Allen dishes dirt on Ballmer’s practices as Microsoft’s CEO, saying his strategy for Microsoft’s survival in a rapidly changing tech environment was copying his competitors. “[The competition] can be taken,” he said to the company, according to Allen. “But the only way we’re going to take them is to study them, know what they know, do what they do, watch them, watch them, watch them. Look for every angle, stay on their shoulders, clone them, take every one of their good ideas and make it one of our good ideas.”
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Allen’s cancer was successfully treated in 1983, but he never went back to his old job at Microsoft. He held on to his share of the company (after having rebuffed a $5 a share offer from Gates, feeling it was half of what he was prepared to accept) which would later make him one of the richest men in the world. The latter half of the book focuses on what Allen did afterwards: “space ships, science fiction, movies, sports and guitars have been among the many, many formative passions that he has indulged to the max”, as NYT described it.
Paul Allen is a rich guy now – $13 billion rich. He’s owner of the American football club, the Seattle Sea Hawks, the basketball club the Portland Trail Blazers, part owner of the Seattle Sounders association football club and other investments in tech, real estate, media and other companies. He was the sole investor behind Burt Rutan’s SpaceShipOne, the first privately funded project to put a civilian into sub-orbital space and his film company has garnered many awards and accolades. What could he possibly want with this back-to-the-past book that he doesn’t already have?
“Idea Man” bristles with umbrage when it tells of how Allen left Microsoft in 1983. After overhearing Ballmer and Gates planning to cut him out the company, he drove home in a rage and a cloud of hurt feelings. “I helped start the company and was still an active member of management, though limited by my illness, and now my partner and my colleague were scheming to rip me off,” he writes. “It was mercenary opportunism, plain and simple.”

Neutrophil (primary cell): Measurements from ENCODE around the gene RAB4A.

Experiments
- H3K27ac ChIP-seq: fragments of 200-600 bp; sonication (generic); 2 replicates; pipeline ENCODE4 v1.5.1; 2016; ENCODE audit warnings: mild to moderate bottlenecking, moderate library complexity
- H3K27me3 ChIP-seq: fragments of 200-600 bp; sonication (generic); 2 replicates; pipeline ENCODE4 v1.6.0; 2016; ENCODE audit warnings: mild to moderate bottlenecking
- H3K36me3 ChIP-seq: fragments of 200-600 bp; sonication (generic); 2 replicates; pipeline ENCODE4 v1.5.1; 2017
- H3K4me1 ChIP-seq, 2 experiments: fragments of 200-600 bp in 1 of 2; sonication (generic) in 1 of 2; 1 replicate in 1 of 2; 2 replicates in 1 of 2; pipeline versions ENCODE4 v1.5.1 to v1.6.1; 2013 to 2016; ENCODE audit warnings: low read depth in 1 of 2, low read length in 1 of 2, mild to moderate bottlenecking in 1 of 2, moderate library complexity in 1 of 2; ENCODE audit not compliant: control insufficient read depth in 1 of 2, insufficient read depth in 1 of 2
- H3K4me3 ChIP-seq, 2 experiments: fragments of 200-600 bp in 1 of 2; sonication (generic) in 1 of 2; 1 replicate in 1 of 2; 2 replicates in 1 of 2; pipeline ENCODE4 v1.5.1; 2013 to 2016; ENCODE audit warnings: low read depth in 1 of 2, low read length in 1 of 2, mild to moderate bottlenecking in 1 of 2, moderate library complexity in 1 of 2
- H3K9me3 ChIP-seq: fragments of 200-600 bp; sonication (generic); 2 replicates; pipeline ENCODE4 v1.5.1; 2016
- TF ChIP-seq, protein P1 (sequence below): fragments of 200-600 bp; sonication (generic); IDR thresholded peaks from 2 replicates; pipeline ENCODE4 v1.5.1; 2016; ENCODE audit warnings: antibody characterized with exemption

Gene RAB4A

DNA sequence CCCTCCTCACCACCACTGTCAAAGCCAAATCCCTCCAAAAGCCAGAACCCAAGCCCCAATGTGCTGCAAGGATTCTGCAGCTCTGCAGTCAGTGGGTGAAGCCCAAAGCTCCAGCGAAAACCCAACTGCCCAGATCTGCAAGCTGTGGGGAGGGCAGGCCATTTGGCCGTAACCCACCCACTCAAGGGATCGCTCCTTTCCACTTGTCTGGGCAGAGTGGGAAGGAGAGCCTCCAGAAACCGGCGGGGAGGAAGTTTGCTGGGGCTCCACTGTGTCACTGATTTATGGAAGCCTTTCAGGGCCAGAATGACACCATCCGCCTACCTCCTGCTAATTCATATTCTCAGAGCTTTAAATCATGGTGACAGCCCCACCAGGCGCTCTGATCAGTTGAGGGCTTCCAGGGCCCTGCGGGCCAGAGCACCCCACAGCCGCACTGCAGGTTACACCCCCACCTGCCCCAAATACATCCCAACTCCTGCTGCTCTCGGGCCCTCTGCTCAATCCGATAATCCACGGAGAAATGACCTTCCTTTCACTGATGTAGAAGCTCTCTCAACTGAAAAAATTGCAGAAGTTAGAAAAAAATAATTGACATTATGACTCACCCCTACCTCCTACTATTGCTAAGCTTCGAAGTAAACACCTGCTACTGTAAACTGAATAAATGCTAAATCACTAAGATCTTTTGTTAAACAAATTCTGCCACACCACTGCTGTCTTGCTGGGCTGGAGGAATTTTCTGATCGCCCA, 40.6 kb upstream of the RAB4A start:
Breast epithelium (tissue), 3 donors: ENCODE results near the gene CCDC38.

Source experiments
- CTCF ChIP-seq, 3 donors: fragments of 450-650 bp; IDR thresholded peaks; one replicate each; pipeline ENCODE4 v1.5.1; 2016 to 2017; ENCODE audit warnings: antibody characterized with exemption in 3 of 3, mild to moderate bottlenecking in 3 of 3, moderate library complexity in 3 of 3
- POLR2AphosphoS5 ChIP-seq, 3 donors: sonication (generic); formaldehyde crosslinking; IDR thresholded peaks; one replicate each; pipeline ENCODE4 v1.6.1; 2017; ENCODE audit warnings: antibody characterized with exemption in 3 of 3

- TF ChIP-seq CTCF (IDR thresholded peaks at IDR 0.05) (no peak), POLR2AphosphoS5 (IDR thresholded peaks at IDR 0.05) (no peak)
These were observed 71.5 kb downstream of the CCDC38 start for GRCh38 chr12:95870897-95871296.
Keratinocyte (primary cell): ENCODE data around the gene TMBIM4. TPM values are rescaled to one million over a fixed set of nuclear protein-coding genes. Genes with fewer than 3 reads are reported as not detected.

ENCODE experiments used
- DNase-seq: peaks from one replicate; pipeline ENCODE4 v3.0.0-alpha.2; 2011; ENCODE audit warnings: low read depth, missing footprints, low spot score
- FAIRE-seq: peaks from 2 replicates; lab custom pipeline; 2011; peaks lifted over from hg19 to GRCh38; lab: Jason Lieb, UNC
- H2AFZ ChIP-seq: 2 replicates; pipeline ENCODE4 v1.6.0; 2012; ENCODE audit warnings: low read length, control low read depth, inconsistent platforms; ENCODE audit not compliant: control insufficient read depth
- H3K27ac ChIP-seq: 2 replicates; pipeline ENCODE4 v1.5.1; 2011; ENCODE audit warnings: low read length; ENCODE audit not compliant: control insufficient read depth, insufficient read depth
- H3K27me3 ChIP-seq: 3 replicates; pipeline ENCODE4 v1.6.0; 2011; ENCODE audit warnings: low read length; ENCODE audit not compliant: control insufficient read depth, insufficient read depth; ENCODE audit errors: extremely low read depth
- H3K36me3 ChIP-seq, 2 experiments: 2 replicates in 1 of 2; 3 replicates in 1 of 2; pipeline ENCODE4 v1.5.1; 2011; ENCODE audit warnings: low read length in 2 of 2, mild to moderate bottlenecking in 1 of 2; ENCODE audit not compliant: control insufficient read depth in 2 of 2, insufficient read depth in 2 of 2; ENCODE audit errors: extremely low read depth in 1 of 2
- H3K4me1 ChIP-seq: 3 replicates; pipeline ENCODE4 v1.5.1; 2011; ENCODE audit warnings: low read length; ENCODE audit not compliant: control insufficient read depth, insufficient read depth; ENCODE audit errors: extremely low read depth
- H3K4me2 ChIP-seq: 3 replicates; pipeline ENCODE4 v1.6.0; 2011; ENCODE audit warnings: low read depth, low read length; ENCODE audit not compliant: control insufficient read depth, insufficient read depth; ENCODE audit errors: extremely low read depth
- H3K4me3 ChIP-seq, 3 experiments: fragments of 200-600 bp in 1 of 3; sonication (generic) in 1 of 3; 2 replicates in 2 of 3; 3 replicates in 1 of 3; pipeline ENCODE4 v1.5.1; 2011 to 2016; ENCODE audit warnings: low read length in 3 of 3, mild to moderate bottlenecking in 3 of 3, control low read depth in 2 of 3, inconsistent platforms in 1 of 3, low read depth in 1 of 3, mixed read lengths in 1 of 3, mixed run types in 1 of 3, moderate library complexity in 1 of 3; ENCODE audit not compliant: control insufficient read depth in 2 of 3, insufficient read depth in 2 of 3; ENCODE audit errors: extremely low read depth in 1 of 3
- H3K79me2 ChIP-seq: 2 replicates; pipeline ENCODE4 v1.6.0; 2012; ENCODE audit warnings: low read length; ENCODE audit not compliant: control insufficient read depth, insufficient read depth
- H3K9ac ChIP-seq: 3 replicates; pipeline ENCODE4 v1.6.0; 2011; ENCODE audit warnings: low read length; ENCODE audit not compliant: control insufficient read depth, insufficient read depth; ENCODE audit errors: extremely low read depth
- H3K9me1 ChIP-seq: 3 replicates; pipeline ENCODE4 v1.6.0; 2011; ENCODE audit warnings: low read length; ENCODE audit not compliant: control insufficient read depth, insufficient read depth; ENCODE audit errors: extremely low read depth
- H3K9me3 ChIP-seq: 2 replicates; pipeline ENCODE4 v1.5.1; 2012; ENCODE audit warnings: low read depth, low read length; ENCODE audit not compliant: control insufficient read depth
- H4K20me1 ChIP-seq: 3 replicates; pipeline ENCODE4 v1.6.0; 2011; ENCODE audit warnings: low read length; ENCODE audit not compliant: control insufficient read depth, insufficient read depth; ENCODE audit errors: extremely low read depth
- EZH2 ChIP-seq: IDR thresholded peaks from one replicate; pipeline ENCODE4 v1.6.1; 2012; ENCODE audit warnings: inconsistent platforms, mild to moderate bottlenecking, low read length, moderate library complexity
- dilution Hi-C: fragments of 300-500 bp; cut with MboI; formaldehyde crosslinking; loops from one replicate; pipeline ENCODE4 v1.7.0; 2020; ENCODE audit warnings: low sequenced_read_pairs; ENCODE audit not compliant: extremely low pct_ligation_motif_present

It seems more than the wealth and the fine trappings that come with it, Allen wants to be acknowledged as the co-genius behind Microsoft. He wants his opinions heard and his quotes to be recited too. And when Fortune magazine came knocking at his door to ask him about Microsoft, he was ready. Slamming Microsoft’s pallid Windows 7 Phone he said, “It’s not bad for a first release, but to get people to stop using their iPhones… Years ago, I went over to Microsoft to put in my two cents.
“Look, people are going to walk into a phone store, and you want something they’re going to hold in their hand, and they’re going to get excited about it immediately because there’s something unique in the interface or the way it feels in their hand. Or its capabilities. So it’s a big challenge, but they’re pulling out all the stops,” Allen said.
He thought that Microsoft’s current slip in the market is due to the company’s poor leadership, scale and mediocre culture. To succeed, Microsoft would need to “be ready for the competition, and have some agility to react.”
As for Gates, he has declined to comment on the book so far. But when Vanity Fair published an excerpt in March, he said, “While my recollection of many of these events may differ from Paul’s, I value his friendship and the important contributions he made to the world of technology and at Microsoft”.
Perhaps much like he is portrayed in “Idea Man”, Gates prefers to seethe in private. DM
Photo: Microsoft co-founders Bill Gates (L) and Paul Allen (R) chat at courtside during the NBA game between the Seattle SuperSonics and the Portland Trailblazers at Key Arena in Seattle on March 11, 2003. As then Microsoft chairman and chief software architect, Bill Gates was named the richest man in the world for a sixth straight year. REUTERS/Anthony P. Bolante.